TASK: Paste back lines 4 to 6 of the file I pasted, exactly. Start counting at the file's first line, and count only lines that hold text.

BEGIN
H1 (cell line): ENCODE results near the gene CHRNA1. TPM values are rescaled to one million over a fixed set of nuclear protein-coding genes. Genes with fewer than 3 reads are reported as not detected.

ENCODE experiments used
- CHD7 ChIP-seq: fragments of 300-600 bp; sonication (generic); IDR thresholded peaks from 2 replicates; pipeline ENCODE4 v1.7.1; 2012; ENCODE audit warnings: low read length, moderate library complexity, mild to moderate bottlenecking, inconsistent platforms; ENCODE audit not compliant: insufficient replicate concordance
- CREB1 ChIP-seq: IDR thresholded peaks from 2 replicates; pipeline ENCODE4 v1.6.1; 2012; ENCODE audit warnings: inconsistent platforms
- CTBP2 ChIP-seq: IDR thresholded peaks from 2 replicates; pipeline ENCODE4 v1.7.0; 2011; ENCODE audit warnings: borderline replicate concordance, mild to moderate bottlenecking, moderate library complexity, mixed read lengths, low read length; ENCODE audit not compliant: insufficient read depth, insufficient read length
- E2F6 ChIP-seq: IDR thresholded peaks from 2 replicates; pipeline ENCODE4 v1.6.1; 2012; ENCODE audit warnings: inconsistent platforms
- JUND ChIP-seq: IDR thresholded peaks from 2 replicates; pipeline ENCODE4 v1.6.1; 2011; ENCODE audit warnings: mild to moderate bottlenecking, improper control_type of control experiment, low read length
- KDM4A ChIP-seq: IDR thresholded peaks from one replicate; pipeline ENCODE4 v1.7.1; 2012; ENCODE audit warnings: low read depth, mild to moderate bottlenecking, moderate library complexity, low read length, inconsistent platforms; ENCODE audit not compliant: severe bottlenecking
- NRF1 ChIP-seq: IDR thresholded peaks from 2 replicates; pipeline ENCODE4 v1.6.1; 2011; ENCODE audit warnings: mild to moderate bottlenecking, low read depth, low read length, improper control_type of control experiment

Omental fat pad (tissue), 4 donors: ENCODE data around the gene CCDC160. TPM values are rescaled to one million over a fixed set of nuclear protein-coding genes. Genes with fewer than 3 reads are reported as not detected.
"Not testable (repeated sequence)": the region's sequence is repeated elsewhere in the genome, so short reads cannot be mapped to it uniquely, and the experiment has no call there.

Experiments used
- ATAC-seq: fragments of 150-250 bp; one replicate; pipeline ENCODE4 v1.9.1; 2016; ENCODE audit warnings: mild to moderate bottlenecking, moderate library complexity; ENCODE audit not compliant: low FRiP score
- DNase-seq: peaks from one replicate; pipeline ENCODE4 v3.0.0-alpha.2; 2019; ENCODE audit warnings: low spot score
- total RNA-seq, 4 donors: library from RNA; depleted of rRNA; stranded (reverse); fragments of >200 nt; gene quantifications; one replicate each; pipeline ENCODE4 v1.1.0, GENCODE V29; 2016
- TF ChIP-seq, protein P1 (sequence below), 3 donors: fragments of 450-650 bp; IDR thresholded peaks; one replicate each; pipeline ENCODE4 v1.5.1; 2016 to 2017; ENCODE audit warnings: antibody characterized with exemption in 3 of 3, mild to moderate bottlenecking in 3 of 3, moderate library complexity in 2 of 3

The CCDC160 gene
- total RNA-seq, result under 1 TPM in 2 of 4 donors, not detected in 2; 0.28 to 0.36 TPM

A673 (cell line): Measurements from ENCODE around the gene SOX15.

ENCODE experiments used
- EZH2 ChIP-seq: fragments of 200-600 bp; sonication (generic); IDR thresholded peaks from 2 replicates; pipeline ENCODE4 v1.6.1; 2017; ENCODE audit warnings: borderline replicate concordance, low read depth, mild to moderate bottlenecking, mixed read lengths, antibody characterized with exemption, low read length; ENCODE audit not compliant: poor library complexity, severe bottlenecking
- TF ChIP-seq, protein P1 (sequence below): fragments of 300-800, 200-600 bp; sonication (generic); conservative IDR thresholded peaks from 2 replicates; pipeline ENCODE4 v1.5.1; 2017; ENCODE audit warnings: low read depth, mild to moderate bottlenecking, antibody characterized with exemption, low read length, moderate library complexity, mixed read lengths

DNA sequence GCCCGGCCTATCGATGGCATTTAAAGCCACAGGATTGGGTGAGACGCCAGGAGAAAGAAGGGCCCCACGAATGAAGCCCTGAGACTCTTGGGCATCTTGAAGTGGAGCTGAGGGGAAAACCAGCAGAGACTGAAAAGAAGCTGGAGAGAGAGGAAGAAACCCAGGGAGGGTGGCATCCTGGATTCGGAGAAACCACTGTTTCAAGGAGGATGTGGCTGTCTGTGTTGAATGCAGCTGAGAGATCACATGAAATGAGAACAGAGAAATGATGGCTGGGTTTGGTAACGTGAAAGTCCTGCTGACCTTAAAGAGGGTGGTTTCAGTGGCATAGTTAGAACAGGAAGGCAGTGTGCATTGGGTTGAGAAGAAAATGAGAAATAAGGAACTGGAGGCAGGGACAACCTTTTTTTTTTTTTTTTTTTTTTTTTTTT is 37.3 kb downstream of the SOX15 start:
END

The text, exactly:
- CREB1 ChIP-seq: IDR thresholded peaks from 2 replicates; pipeline ENCODE4 v1.6.1; 2012; ENCODE audit warnings: inconsistent platforms
- CTBP2 ChIP-seq: IDR thresholded peaks from 2 replicates; pipeline ENCODE4 v1.7.0; 2011; ENCODE audit warnings: borderline replicate concordance, mild to moderate bottlenecking, moderate library complexity, mixed read lengths, low read length; ENCODE audit not compliant: insufficient read depth, insufficient read length
- E2F6 ChIP-seq: IDR thresholded peaks from 2 replicates; pipeline ENCODE4 v1.6.1; 2012; ENCODE audit warnings: inconsistent platforms